photoI think the universe is trying to tell me something. Last week I saw this video posted on Facebook and thought about it for an entire day. A few days later, my cousin posted this on her blog. And tonight when I checked my email I had a message with the subject line Acknowledge the Cost of Your Distraction. It was an article from HuffPost “Stress Less Parenting” series. I recommend reading the article, but the bottom line was that all of our devices take us away from moments we can never get back.

I have been so plugged in (and yes, I realize the irony of blogging about this). I check my email while sitting at red lights and watch YouTube videos while feeding Sam breakfast. To get through daily chores I don’t like I oftentimes listen to podcasts or the radio. I’ve written about this before. But lately it seems worse. Staying at home with a baby all day can be challenging. It’s isolating, and tedious, and to be honest, it can be really boring. I am immensely grateful that I have the opportunity to stay at home and spend my days with Sam–there is nothing I would rather be doing. But it’s easy to fall into the Internet trap, and I want to change that! I’m not totally sure how to, but I started by unplugging for an hour tonight. I carried Sam around while making dinner, letting him touch everything (an onion, cheddar cheese, a loaf of bread), and then talked to him while he ate. Then I rocked him, played with him, and put him to bed. It was a completely normal, mundane night. But I know without a doubt that there will come a day when I will wish more than anything to be able to go back and spend one more night rocking my baby. I can’t save up tonight for later but I can enjoy it now.

Apps That May Help You Keep It Together

January 14, 2014

I seriously considered taking a few photos of my house to show you why I need to write and utilize this post. But then I got worried that a government agency would rope off my dresser in order to do a study/excavation of the layers of clothes, papers and ice cream bowls that currently reside there–perhaps to determine if they are harboring any life. I also (half-heartedly) considered cleaning off said dresser instead of writing about it, but quickly dismissed that idea. Sam might need it for a science project in junior high. By then it should be teeming with life! I am such a great mother!

I drag my heels when it comes to technology. Until about 18 months ago I was using a phone that didn’t even have the Internet. (I think David almost gave up on me.) But it makes no sense for me to hesitate, because every time I hop on a digital bandwagon (the iPhone/Instagram/e-book readers) I am absolutely amazed. How have I lived without it! Why didn’t anyone tell me how great they were? Internet forever!

Apps are my new thing. I have several that have made an honest to goodness difference in my life and home–and for the better! (Leave my dresser out of this. There are rows of clean baby bottles in my cupboard and I am wearing a bra and clean clothes right now–that shows progress!)


The other day I had a lot to get done and so I started to make a to-do list. Several interruptions and a few hours later I realized I hadn’t even gotten around to finishing writing said to-do list. Motherhood requires but does not lend itself to organization. Also, I think it burns up your short term memory in a fiery ball of crazy. This app helps. It basically allows you to make as many to-do lists as you want and then have them on hand when you need them. Every time I notice we’re out of something I quickly add it to my grocery list. If I hear of a book I want to read I add it to my “To Read” list. I also love that it is visually pleasing–you can color code everything and it is easy to cross items off and add them back on if you need them again. Price: FREE.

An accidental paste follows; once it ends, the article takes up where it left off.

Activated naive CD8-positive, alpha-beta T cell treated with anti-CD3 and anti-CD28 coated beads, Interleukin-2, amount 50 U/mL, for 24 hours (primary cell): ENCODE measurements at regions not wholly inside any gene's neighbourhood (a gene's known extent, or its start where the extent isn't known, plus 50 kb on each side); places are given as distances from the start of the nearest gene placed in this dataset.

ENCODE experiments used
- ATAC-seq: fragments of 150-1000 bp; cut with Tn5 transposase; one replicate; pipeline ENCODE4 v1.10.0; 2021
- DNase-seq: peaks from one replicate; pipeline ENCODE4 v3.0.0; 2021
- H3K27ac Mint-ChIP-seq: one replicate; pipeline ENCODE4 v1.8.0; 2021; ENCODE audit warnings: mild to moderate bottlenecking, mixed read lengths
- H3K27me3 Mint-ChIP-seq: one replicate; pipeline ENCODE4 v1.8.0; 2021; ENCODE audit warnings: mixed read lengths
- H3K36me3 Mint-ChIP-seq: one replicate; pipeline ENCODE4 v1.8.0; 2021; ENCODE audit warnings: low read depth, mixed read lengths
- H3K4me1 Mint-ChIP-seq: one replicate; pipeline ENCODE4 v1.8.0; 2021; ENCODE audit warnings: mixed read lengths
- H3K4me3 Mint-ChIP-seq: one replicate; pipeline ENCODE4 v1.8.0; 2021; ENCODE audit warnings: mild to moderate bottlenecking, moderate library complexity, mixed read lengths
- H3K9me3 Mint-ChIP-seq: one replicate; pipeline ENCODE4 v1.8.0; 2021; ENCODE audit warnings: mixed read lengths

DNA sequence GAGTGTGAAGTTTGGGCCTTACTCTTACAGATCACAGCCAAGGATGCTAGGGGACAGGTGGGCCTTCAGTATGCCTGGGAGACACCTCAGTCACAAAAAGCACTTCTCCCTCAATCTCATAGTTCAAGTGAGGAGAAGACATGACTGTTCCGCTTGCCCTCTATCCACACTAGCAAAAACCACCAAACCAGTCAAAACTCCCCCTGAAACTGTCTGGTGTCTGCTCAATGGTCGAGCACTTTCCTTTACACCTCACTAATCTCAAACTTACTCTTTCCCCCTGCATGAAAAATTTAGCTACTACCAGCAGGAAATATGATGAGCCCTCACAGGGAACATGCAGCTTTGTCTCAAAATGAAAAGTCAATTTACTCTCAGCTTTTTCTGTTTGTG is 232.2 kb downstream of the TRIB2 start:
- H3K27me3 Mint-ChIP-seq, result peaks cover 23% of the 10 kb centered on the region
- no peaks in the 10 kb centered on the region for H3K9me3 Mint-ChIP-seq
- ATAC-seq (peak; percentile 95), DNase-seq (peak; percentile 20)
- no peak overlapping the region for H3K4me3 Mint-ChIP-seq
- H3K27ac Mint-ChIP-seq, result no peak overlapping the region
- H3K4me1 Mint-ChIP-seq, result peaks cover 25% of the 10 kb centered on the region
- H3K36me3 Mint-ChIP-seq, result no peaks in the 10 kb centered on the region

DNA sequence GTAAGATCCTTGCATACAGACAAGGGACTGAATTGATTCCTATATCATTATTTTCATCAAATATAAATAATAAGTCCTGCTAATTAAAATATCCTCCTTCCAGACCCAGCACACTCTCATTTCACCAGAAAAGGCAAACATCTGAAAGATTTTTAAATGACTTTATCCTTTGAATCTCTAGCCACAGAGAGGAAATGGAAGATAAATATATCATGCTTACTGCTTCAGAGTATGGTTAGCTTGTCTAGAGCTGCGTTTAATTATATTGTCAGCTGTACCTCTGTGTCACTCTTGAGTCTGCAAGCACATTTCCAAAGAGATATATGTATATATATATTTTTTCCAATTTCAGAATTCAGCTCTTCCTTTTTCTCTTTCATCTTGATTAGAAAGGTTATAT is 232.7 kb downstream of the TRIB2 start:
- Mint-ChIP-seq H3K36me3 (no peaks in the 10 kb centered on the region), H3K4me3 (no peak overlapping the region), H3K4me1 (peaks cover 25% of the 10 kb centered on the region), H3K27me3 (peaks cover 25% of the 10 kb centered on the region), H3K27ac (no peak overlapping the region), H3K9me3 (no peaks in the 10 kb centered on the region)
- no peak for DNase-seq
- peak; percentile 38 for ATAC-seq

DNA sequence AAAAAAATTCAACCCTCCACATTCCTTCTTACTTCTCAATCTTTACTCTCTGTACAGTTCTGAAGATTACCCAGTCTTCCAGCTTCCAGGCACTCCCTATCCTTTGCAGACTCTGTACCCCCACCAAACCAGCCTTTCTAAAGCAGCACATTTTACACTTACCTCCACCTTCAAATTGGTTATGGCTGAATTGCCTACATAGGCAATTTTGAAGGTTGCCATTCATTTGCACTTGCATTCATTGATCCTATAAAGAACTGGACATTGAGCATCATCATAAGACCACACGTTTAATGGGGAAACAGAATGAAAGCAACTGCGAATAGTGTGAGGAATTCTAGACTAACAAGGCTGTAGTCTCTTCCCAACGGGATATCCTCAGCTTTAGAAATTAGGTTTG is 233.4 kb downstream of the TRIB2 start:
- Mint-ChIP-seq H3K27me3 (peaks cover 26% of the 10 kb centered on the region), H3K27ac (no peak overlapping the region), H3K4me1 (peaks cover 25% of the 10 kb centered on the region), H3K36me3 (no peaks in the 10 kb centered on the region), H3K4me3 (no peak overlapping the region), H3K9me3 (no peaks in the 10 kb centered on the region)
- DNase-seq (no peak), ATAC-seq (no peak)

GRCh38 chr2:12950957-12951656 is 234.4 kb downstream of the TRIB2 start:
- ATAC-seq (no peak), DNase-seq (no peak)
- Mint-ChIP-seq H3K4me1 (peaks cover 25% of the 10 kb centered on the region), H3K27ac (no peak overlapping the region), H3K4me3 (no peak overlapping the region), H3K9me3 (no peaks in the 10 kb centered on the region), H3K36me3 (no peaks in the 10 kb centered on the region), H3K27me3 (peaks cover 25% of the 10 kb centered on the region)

photo-2 photo

Also, see that little cricket in the bottom right? If you click on him he will tell you encouraging things. He will be your new BFF.


Sadly, I am not a natural housekeeper. I love doing things related to my home, but tend to make giant messes cooking and rarely put away clean laundry. Once Sam was born things got worse. Every time I had a few spare minutes I would start running around like I was auditioning for a Scooby Doo montage. What do I do first? Shower? Work? Run the dishwasher? Nap? I’d often collapse in a heap having completed about 14% of each of those tasks and having created an even bigger mess and completely exhausting myself. This app is awesome because it tells you what to do.

Every day you are presented with a doable housekeeping list of rotating chores. They include the everyday (dishes, sweeping, laundry) as well as the yearly (flip mattresses, change AC filter). It even tells you what days you should clip your baby’s nails and and when you should have a little You Time. I also adore that “Read to children” is on the daily chore list. You can try a Lite Version for free (I think it lasts two weeks), or buy it for $8. They also sell ebooks that you can print off if you’re more of a paper and pencil type of person. You can customize your lists (no need to clip your teenager’s nails or feed your nonexistent pets). Here are screenshots of my lists for today.


Price: $8 for the year.

Are there any apps that have helped you out? I’d love to hear about them!